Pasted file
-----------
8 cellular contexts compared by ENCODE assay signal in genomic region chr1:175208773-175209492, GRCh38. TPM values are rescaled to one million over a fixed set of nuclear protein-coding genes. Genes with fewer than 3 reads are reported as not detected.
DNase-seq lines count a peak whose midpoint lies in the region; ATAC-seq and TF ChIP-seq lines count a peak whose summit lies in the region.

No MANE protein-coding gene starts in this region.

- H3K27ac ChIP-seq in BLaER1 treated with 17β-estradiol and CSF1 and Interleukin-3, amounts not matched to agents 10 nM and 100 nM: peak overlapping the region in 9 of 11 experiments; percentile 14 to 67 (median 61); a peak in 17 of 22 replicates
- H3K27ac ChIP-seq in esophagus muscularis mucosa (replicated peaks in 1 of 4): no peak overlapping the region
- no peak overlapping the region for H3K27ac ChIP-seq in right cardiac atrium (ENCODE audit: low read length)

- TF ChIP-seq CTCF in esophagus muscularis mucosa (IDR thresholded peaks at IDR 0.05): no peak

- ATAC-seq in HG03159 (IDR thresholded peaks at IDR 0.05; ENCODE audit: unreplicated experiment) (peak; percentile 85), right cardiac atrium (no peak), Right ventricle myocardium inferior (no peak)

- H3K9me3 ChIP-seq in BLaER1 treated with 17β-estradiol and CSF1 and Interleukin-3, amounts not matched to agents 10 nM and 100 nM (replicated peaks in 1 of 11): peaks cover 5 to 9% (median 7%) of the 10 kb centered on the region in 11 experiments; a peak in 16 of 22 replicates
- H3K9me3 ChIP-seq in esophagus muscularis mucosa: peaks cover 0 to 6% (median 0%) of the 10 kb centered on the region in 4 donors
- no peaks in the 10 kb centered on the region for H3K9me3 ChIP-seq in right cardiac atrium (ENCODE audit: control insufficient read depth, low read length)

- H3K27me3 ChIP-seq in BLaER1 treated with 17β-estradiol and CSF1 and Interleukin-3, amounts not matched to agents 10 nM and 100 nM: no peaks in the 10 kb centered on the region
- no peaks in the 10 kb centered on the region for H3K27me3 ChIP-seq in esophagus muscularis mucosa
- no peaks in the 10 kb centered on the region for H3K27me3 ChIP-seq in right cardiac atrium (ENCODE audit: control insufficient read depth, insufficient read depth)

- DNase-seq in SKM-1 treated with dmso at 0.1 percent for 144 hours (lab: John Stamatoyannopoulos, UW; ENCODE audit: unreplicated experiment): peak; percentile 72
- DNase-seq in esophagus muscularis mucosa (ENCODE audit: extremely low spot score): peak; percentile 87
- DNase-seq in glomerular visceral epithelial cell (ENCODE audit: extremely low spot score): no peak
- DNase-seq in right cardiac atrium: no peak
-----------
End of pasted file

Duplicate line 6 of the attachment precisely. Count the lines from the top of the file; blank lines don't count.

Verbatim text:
- no peak overlapping the region for H3K27ac ChIP-seq in right cardiac atrium (ENCODE audit: low read length)